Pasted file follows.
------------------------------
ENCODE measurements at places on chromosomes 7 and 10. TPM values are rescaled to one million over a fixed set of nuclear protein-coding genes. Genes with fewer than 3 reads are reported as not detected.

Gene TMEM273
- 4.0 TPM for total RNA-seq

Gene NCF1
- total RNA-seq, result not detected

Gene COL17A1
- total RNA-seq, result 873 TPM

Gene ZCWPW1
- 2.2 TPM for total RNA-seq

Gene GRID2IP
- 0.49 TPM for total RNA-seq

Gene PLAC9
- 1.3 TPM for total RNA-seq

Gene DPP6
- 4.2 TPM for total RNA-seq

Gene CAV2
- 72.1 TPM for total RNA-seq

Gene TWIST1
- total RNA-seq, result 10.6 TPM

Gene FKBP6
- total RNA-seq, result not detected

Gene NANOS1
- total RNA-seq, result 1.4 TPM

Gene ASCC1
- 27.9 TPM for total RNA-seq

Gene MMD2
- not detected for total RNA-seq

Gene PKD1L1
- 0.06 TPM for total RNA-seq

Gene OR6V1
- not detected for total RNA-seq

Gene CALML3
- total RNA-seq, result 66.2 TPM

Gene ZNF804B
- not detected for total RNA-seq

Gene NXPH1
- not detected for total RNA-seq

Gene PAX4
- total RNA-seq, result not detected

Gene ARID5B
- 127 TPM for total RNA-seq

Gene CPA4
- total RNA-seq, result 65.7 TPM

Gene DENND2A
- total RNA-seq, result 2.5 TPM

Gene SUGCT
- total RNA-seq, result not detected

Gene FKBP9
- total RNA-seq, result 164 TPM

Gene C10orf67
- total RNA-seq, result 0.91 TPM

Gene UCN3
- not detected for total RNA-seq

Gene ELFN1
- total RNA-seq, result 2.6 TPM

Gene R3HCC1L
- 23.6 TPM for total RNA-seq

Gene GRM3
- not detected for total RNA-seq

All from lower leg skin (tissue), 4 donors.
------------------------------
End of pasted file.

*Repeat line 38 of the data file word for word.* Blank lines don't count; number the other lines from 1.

Gene PAX4